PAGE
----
Members of Parliament on the Legal and Parliamentary Affairs Committee have trashed government proposal to compel candidates to declare their source of funding during the election period, describing it (the proposal) as redundant.
The lawmakers argue that the proposal won’t cure the commercialisation of Uganda’s politics.
The Attorney General, William Byaruhanga in July tabled five proposed amendments including; The Presidential Elections (Amendment) Bill, 2019, the Electoral Commission (Amendment) Bill, 2019, the Political Parties and Organisation (Amendment) Bill, 2019, Parliamentary Elections (Amendment) Bill and the Local Government (Amendment) Bill, 2019.
In one of the proposals, Government is seeking to tackle campaign financing, with the bill seeking to bar a candidate or candidate’s agent from obtaining, soliciting or receiving any financial or other assistance from any foreign Government institution, body or person which or who has demonstrated an intention to overthrow the lawfully established Government of Uganda or to endanger the security of Uganda
Aspirants are also barred from obtaining, soliciting or receiving any financial or other assistance from an organisation which has been declared a terrorist organisation under the Anti-Terrorism Act 2002.
A presidential candidate caught with illicit money or other assistance obtained by a candidate contrary to the provision shall be forfeited to the State by order of the court convicting a person while parliamentary candidates or their agents face jail of five years or pay fine not exceeding one hundred and twenty currency points equal to Shs2.4M.
When the Minister of Justice and Constitutional Affairs Kahinda Otafiire and Deputy Attorney General Mwesigwa Rukutana presented the bill before the Committee on Tuesday, a number of MPs rejected the proposal compelling candidates to declare their sources of income.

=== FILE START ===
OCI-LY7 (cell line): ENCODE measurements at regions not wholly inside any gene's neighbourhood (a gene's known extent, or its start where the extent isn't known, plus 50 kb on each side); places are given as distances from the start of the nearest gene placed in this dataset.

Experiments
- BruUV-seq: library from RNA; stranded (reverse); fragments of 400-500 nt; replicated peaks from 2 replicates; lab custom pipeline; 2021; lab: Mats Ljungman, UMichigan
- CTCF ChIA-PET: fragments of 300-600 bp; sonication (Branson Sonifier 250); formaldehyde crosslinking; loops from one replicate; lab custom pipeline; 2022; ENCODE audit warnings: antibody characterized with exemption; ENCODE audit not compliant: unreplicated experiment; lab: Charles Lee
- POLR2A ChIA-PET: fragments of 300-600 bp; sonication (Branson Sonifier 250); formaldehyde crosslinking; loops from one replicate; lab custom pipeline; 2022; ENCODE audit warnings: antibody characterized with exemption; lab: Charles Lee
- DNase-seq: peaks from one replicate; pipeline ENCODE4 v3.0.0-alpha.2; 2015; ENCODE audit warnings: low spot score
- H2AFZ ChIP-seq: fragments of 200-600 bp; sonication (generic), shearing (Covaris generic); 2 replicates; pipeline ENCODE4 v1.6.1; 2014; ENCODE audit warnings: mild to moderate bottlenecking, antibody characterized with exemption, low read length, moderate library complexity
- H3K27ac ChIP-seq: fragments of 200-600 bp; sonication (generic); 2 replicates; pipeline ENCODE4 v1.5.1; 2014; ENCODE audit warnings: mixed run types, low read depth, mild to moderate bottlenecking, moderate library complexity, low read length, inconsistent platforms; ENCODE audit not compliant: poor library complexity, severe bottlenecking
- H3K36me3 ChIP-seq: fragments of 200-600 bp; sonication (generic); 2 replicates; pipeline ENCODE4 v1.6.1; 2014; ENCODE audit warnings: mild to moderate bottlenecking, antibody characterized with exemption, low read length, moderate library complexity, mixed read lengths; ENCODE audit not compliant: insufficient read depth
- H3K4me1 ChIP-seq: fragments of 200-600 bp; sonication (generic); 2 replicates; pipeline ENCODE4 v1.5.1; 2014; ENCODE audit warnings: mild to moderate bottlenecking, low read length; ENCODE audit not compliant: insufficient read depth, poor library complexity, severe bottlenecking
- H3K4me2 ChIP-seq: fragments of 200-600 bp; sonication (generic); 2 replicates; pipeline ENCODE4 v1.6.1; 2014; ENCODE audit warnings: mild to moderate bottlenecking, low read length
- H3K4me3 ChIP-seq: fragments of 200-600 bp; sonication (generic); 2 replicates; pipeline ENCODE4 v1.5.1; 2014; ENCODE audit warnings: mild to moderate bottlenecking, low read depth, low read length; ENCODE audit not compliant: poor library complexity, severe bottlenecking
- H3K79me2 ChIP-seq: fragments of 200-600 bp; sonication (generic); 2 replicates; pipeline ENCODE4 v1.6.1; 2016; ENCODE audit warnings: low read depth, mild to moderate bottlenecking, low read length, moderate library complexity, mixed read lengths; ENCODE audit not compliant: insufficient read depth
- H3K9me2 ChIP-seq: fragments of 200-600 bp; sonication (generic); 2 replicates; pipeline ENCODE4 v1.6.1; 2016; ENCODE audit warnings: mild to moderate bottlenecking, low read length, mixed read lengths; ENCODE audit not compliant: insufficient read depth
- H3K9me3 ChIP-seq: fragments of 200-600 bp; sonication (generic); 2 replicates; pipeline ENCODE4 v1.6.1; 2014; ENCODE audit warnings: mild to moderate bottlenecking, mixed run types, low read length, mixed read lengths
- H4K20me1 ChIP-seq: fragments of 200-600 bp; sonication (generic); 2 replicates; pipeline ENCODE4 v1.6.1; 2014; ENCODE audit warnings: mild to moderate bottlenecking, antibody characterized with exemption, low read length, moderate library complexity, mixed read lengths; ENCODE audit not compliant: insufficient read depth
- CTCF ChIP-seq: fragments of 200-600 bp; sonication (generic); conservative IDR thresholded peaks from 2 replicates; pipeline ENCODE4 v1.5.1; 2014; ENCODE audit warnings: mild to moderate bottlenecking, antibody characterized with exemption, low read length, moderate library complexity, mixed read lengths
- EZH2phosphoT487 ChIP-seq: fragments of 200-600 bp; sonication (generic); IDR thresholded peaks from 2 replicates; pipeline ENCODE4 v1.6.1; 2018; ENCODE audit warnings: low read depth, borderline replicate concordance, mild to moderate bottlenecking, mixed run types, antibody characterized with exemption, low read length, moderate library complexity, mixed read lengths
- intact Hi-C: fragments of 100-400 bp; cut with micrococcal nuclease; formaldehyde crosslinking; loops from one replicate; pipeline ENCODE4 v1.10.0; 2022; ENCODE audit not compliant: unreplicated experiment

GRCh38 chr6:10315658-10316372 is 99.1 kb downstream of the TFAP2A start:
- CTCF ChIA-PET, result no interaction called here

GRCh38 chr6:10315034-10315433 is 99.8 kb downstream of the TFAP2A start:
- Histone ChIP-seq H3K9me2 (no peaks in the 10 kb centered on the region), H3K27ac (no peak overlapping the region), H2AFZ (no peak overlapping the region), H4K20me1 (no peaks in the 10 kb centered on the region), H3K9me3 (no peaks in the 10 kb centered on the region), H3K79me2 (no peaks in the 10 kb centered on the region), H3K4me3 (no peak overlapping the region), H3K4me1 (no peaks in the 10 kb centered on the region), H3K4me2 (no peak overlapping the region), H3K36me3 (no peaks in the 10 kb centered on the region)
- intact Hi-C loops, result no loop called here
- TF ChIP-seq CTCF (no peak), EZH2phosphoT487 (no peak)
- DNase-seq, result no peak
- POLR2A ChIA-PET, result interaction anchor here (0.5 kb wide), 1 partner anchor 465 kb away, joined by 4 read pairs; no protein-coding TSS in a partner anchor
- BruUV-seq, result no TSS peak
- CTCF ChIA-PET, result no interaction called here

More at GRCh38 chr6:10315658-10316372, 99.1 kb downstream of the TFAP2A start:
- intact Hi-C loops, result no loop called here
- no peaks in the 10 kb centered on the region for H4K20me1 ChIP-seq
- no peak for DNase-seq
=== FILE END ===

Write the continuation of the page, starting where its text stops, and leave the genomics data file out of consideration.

Kampala Central MP, Muhammad Nsereko said that the regulation of commercialisation of politics can be simple which involves putting in place punitive measures which are already in place through curbing bribing.
“Commercialisation of politics doesn’t mean that somebody has to disclose the source of their funding because some people take unfair advantage, the moment you disclose, they attack such individuals and then you curtail the faith in which this was brought,” Nsereko said.
He added: “Already this has been solved by the law where you use bribery, then your election can cancelled, that was the rationale, to stop commercialization that you exchange a vote for money. I find this redundant, you already declared to the IGG your source of funding. The farmer of this bill thought that commercialisation was meant to mean something different from something there is.”
Mitooma Woman MP, Jovah Kamateeka said the proposal could be used to unfairly treat candidates.
“Are we being realistic to say that a candidate should sit down and make a budget and know what they are going to spend. My fear is that it will be used selectively to unfairly penalise some candidates while others run free,” she said.
Markson Oboth, Chairperson of the Legal Committee asked Rukutana to address concerns of lawmakers pointing out that the provision is silent on the amount.
“It creates an obligation for you to declare, what is the rationale? What are you trying to achieve as Government? Have you got any problem before? You may find your campaign blocked in the middle of the campaign because someone doesn’t like you.”
In response, Rukutana said: “We have institutions which do financial oversight, if you declare money which is outside your means then the appropriate agencies can start investigating your source of funding.”
He added that the Committee that Government was looking at putting in place laws to guard MPs from their hefty financial obligations from voters.
“We have been thinking of putting strict laws to limit not only during elections but donations. We appreciate the fact that MPs are really burdened with weddings, schools fees, we can begin here by enacting a law that regulates these activities,” he said, adding:
“This law we are making is in addition to existing provisions. That return must include the figure and the donor. Implementation is another thing, let us look at the law, perfect it and implementation will be another thing.”
Aston Kajara, the Mwenge South MP was among the few MPs to back the regulation pointing out that in all elections Uganda has had, inflation has gone up which means so much money has come into the economy that people hadn’t planned for.
He added that in order not to destroy the economy; government needs to regulate financing of elections especially sources of funding.